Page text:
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Asilia boosts sustainable tourism in Tanzania with new camps

Following the opening of Roho ya Selous in the Selous Game Reserve in August, Asilia has opened their new flagship property, Jabali Ridge, in Ruaha National Park in Southern Tanzania.

Image Supplied
Image Supplied

Jabali Ridge, perched on a kopje looking down over a forest of baobabs, blends seamlessly into the rocks which cocoon it. Eight rooms can be either twins or doubles (with king size beds) and the walls are made entirely from louvred shutters to allow guests to feel as though they are living in the open air with uninterrupted views. Jutting from the rooms are vast baobab trunk like elements, a homage to the landscape beyond.

Recycled railway sleepers were used to make the beds which are covered in hand dyed linens inspired by the muted tones of the surrounding rocks. Designed by Caline Williams-Wynn of Cape Town-based interior design firm Artichoke and Johannesburg based Nick Plewman Architects, the bold design and outstanding location are true to Asilia’s ethos of pioneering safaris in areas which offer exceptional experiences whilst making a lasting positive impact.

Undercrowded safaris, wilderness explorations

Ruaha is Tanzania’s largest national park but has just a handful of safari camps meaning that game drives from Jabali are uncrowded and other safari vehicles are a rare sighting. It is about the size of New Jersey and part of the larger, unfenced Ruaha-Rungwa ecosystem which covers 50,000 square kilometres. This eco-system is home to strongholds of many of Africa’s endangered species, considerable populations of lion and elephant roam here as well as less common species such as roan and sable.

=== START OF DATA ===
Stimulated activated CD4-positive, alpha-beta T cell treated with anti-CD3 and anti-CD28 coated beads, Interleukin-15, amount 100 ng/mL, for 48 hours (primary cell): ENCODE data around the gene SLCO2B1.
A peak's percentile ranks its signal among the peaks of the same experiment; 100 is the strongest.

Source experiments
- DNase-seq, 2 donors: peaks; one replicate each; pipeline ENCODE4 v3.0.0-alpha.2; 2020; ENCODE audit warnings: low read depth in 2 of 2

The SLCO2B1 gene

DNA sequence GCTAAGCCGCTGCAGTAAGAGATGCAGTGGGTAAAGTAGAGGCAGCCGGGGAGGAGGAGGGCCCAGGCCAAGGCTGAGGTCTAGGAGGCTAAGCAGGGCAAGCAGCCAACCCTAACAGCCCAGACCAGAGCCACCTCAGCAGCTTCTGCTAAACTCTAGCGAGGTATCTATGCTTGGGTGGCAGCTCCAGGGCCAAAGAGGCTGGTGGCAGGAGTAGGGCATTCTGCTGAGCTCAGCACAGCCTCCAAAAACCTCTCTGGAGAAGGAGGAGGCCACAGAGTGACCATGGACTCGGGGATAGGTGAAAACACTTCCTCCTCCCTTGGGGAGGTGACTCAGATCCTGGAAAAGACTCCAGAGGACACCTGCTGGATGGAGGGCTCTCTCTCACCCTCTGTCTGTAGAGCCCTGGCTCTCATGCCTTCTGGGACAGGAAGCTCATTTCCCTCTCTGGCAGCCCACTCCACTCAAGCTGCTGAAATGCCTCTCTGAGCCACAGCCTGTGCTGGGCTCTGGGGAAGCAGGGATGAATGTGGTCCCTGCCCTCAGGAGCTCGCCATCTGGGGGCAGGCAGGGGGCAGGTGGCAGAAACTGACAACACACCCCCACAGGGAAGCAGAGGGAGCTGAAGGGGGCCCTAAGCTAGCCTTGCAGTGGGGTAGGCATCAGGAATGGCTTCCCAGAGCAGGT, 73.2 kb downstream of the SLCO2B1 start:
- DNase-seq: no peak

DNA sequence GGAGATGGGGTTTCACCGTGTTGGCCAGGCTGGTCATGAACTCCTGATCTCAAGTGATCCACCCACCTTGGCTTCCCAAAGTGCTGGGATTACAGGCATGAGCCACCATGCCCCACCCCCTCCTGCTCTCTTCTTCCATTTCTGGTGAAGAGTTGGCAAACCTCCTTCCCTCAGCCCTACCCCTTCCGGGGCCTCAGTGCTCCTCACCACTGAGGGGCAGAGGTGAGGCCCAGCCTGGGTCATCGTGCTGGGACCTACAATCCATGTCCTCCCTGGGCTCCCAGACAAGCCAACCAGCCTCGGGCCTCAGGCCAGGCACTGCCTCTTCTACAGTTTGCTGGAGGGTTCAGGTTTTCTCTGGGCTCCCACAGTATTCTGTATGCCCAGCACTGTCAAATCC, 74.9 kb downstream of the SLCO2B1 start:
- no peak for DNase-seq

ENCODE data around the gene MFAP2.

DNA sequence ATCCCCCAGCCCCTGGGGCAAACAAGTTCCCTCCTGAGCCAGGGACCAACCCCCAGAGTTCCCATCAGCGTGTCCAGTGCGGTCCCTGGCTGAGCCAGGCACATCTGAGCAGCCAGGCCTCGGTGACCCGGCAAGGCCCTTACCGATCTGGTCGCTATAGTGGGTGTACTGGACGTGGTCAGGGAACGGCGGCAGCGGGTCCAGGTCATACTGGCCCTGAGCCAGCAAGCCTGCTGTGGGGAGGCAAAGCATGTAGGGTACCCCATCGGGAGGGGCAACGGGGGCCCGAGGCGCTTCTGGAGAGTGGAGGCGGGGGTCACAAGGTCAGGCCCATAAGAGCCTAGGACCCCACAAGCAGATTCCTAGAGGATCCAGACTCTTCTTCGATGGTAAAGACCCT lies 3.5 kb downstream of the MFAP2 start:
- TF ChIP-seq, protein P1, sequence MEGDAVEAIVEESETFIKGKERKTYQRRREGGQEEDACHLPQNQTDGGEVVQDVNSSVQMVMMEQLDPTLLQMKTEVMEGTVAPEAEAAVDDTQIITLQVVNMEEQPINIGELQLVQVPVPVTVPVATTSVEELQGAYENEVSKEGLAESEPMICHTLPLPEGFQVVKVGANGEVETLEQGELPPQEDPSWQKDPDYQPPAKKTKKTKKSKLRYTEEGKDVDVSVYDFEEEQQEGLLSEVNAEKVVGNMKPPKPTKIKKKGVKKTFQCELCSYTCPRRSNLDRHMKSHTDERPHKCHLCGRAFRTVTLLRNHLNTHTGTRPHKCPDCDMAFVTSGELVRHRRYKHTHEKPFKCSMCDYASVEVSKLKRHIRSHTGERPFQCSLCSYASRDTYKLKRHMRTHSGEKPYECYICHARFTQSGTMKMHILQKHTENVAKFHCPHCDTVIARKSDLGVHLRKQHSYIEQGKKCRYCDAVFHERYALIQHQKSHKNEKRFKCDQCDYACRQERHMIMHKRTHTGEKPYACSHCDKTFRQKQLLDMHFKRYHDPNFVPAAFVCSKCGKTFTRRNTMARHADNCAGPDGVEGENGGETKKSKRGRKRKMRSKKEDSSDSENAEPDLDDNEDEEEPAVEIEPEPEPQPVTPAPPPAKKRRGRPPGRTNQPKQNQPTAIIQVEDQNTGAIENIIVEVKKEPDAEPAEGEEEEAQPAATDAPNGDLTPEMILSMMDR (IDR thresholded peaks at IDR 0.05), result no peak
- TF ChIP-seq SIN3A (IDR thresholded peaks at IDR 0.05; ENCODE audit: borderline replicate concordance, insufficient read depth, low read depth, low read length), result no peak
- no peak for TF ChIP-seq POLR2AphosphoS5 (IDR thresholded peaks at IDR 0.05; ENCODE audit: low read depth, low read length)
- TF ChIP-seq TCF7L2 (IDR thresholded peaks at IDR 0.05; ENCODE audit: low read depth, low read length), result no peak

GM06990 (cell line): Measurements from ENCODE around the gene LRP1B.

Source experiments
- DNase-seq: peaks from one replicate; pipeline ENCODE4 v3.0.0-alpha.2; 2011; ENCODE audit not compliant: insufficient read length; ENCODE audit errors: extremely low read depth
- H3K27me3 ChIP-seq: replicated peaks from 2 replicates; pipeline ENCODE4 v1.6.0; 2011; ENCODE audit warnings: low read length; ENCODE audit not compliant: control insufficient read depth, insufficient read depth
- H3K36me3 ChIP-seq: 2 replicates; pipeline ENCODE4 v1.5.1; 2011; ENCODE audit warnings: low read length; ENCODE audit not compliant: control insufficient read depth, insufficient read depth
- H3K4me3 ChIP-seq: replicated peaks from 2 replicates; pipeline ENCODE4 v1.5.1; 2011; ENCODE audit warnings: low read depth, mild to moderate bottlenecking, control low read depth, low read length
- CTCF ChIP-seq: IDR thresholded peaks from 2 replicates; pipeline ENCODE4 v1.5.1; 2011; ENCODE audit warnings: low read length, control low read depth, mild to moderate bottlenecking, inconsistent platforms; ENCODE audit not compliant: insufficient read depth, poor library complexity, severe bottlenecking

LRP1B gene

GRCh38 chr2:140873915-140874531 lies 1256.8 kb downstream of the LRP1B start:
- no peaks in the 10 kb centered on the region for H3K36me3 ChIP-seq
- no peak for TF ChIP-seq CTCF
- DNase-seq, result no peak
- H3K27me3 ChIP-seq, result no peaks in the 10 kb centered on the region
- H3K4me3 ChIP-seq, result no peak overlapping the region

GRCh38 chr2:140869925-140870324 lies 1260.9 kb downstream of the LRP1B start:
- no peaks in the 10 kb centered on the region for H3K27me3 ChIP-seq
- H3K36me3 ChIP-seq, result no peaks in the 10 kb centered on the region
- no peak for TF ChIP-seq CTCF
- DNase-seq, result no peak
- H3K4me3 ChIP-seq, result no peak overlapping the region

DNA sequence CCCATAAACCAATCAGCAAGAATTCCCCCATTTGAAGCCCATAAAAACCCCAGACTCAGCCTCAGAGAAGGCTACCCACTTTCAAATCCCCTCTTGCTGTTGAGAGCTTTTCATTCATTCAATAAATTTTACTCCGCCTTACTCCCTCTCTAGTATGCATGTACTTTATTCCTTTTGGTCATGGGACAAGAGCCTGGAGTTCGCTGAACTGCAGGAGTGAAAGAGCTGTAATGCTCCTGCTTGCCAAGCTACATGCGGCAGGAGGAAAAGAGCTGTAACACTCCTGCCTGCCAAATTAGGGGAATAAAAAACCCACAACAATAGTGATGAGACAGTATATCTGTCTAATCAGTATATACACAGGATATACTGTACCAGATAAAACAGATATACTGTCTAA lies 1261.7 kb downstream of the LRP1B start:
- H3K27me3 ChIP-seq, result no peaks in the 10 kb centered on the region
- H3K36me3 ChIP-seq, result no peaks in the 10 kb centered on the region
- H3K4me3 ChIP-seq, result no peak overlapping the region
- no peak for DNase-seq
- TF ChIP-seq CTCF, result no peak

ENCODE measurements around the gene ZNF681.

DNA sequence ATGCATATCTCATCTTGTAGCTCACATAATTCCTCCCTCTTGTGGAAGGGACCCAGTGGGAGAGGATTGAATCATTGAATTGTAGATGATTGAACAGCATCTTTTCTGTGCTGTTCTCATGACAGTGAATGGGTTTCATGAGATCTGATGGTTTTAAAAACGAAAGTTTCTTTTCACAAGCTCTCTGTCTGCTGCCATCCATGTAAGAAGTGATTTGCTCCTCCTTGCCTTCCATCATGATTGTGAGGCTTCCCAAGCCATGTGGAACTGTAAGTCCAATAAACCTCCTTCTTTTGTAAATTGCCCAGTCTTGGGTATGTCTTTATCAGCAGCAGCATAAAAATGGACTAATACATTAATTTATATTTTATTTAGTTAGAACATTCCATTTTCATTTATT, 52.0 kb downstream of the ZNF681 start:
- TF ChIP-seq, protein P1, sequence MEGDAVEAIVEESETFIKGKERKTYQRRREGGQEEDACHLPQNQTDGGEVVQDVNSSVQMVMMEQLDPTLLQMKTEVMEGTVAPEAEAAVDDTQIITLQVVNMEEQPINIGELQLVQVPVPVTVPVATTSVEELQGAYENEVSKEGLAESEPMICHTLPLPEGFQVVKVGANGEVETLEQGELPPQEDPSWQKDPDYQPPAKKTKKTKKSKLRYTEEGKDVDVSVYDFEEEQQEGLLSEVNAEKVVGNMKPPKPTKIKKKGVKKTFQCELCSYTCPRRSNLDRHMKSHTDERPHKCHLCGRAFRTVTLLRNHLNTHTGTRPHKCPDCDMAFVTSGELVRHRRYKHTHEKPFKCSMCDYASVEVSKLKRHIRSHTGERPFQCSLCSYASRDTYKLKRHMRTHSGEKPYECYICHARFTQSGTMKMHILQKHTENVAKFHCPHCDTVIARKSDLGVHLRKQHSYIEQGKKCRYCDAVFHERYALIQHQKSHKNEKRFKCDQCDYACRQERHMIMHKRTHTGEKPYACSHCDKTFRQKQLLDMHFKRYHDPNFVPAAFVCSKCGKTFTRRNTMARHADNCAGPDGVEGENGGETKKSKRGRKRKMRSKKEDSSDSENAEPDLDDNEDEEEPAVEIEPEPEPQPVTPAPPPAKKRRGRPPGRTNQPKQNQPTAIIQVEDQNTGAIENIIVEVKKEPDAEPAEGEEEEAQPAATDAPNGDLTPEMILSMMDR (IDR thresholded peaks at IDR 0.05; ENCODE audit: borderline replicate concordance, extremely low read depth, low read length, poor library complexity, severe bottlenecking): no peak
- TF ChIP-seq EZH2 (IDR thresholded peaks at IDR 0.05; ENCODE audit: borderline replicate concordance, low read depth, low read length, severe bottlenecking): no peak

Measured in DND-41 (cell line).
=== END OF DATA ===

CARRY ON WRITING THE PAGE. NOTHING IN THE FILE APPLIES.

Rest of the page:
The neighbouring Selous Game Reserve is the perfect complement to Ruaha’s flora and fauna. The Selous’s lifeblood is the Rufiji River which meanders through the wilderness and opens up into vast, shallow lagoons which provide water to the reserve’s inhabitants. Here the wilderness is best explored by boat.

Raw, wild and untamed

Roho ya Selous is an eight tented camp surrounded by water. Asilia’s aim was to build a camp that not only provided guests with comfortable accommodation but also reflected the very essence of what Selous is all about – raw, wild and untamed Africa. As with all building projects Asilia undertakes, as much as possible has been sourced and made locally.

Making a meaningful impact

In tandem with these tourism developments, Asilia will engage in various conservation initiatives in the Selous and Ruaha during the coming years. Already a long-term partner of the of the Ruaha Carnivore Project which does exceptional work in reducing human-wildlife conflict, Asilia is launching various community and conservation initiatives in 2017.

“Our new camps in the Selous and Ruaha will not only allow us to offer our guests a great experience in these magnificent wilderness areas but also create a presence for us from which we will be able to make a meaningful impact on the conservation of these important ecosystems and the livelihoods and opportunities of the people surrounding it,” says Jeroen Harderwijk, co-founder and Managing Director of Asilia.

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